Short-term BSP securities urged

Published September 28, 2020, 5:00 AM

by Lee C. Chipongian

Banks prefer Bangko Sentral ng Pilipinas (BSP) securities with short-term maturities of up to two months, according to its highest-ranking official.

Bangko Sentral ng Pilipinas (BSP) Governor Benjamin E. Diokno ( Bloomberg file photo)

BSP Governor Benjamin E. Diokno said that based on the results of the market sounding exercises conducted by the BSP, banks have shown “strong market preference for tenors within the rates of up to two months.”

 Part of proposed tenors for the BSP securities, both bills and bonds, was for a term of one year which is the tenor that the BSP and the Bureau of the Treasury have previously agreed on as a compromise.

On September 18, the central bank issued its first 1-month or 28-day BSP Bills after it restored its authority to sell securities last year with Republic Act No. 11211 or the amended BSP Charter.

The auction of BSP term deposit facility (TDF), offered in 7-day, 14-day and 28-day tenors will continue to complement the securities facility.

The 28-day BSP Bills, in the meantime, were priced closed to the 28-day TDF rate. Usually, central bank securities are offered with the shorter segment of the yield curve while bonds have longer maturities. It is also important that BSP securities will not overlap with BTr-issued government securities. The BTr offers tenors in 91-day, 182-day and 364-day securities.

Diokno said the results of the initial September 18 auction were consistent with market expectations of strong demand prior to the bidding auction as the market remains liquid.

 The BSP has no intention of cancelling the TDF tenors, added Diokno. “The issuance of BSP securities does not imply the BSP’s TDF will be phased out. The TDF shall remain in the BSP toolkit and shall be used as a fine tuning instrument along with the RRP (reverse repurchase) facility which may be used to deal with short term fluctuations in the system liquidity,” he said.

“Currently, the BSP is offering the 28-day TDF and 28-day BSP securities side by side to facilitate liquidity management operations and to accommodate excess liquidity from eligible participating entities who are not yet able to access the BSP securities facility while still completing requirements for participation,” Diokno added.

The central bank will continue to issue 28-day BSP Bills since the market prefers shorter tenors. “The offer size will be relatively small at the initial phase but it will be gradually adjusted depending on market response and prevailing liquidity conditions,” he also said.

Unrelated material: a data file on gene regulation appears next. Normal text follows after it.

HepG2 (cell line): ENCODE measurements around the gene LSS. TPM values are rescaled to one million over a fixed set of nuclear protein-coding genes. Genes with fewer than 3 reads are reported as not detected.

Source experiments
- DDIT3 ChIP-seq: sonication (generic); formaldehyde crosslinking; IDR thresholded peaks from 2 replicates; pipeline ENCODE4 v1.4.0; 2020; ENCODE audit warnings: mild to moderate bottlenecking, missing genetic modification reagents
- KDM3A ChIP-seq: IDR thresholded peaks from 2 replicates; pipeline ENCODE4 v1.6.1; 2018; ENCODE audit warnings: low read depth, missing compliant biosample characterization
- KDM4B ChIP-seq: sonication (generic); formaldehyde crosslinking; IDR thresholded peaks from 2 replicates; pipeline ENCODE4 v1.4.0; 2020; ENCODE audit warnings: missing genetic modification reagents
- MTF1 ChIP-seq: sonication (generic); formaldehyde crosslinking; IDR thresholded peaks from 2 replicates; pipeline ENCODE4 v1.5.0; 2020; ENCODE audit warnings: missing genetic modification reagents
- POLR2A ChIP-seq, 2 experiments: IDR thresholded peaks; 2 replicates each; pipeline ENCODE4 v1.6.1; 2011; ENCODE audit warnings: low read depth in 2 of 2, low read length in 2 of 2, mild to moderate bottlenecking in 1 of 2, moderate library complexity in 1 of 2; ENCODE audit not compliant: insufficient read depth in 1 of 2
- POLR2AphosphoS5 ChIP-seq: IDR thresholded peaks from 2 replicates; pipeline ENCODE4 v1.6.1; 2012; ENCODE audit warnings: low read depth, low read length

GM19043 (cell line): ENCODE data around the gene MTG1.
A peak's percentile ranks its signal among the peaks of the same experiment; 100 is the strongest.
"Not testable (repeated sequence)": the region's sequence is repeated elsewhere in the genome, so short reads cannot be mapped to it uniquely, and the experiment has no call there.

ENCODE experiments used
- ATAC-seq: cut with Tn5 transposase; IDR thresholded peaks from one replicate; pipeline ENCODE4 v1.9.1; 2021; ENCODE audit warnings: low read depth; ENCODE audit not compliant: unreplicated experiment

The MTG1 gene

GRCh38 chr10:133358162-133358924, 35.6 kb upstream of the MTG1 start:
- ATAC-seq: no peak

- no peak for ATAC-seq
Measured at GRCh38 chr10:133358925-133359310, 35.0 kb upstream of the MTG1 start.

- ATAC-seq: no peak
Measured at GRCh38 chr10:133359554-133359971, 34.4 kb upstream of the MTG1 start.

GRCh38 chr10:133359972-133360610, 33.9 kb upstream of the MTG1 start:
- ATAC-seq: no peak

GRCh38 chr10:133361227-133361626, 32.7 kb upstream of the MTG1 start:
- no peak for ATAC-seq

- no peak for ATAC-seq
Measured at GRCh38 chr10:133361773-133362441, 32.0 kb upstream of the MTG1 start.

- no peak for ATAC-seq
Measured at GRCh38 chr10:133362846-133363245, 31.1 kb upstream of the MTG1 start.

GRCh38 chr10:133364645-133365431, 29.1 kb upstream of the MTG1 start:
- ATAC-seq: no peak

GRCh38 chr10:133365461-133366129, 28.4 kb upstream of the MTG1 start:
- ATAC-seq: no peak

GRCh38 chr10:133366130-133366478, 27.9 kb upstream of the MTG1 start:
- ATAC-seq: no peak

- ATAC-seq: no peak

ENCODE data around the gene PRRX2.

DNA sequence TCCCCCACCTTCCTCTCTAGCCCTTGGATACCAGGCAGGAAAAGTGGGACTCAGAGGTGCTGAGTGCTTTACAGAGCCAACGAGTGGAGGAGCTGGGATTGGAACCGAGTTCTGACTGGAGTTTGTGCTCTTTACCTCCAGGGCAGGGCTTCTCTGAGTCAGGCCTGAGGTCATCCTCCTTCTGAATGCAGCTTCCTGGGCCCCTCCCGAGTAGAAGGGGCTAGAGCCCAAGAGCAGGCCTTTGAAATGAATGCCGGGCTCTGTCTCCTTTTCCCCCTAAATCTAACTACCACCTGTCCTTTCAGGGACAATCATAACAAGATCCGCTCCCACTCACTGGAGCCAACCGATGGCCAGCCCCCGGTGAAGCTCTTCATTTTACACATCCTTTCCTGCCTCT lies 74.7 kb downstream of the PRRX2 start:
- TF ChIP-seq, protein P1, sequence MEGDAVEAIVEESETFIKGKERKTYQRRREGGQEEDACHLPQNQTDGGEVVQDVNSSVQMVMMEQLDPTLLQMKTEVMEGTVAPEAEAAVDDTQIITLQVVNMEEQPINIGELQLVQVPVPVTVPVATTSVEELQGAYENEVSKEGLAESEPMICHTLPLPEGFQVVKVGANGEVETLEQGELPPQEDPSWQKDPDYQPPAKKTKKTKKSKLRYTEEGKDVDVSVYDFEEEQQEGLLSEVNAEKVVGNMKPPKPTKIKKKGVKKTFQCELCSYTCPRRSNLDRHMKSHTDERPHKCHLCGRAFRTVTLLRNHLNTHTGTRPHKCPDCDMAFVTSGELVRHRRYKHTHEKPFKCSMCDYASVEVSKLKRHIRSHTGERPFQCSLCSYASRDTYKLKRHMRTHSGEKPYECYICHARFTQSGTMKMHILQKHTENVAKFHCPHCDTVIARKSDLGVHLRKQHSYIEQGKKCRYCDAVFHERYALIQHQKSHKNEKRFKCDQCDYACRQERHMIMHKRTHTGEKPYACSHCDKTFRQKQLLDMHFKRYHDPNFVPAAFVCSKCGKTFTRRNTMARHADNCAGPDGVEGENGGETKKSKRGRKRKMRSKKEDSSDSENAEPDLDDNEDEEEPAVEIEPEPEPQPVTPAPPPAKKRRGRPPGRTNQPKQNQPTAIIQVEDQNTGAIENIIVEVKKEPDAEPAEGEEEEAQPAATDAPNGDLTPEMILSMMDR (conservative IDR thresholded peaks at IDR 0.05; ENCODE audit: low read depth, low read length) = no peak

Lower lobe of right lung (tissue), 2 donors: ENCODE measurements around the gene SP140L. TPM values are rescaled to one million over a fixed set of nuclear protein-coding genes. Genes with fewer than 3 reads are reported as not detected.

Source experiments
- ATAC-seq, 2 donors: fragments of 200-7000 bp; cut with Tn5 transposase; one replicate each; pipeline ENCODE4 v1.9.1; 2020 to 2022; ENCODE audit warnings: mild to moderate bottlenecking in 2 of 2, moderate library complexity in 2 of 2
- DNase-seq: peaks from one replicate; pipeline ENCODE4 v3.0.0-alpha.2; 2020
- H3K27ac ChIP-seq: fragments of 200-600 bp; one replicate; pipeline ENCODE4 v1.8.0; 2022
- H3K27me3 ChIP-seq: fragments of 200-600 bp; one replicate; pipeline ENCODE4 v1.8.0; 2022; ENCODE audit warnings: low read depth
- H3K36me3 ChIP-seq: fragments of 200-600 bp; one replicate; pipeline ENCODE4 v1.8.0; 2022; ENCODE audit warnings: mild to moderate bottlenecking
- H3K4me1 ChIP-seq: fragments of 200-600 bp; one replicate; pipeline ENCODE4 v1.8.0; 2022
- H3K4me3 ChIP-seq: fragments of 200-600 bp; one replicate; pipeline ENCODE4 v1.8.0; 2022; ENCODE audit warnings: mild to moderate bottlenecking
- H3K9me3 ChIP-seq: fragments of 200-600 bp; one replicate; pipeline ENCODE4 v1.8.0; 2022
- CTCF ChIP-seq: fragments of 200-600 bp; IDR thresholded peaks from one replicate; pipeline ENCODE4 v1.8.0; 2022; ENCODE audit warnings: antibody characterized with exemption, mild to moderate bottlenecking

On Friday, the second week of the 28-day BSP Bills auction, the tenders continue to outnumber the offer of P30 billion which was higher than the maiden issue last week of P20 billion. Bids amounted to P69 billion with a weighted average accepted yield of 1.8423 percent, up from 1.8355 percent on September 18.

 BSP Deputy Governor Francisco G. Dakila Jr. noted that tenders were 2.3 times the offer volume and the yield went up by 0.68 basis point.

Dakila said the auction “show strong market interest” for the BSP securities “amid ample liquidity in the financial system.” He said the accepted yields “remained comparably close to that of the 28-day TDF in Wednesday’s auction.”

“The BSP will continue to gradually adjust the volume in the issuance of its securities consistent with the overall monetary operations and liquidity assessments,” said Dakila.

Diokno, during his regular “GBED Talks” with the press last Thursday, said the issuance of its own securities gives them more flexibility in managing liquidity as it shifts to a more market-based monetary operations.

“The issuance of bills and bonds is an additional tool that will further enhance BSP’s implementation of monetary policy. This also aligns the BSP’s conduct of monetary operations with international central banking practice,” said Diokno.

The securities with the other BSP instruments will “bridge” the policy rate and the rest of the yield curve. “The BSP securities issuance will help in guiding market interest rates along the short end of the yield curve. This strengthens the transmission of BSP’s monetary policy stance to the rest of the economy,” said the BSP chief.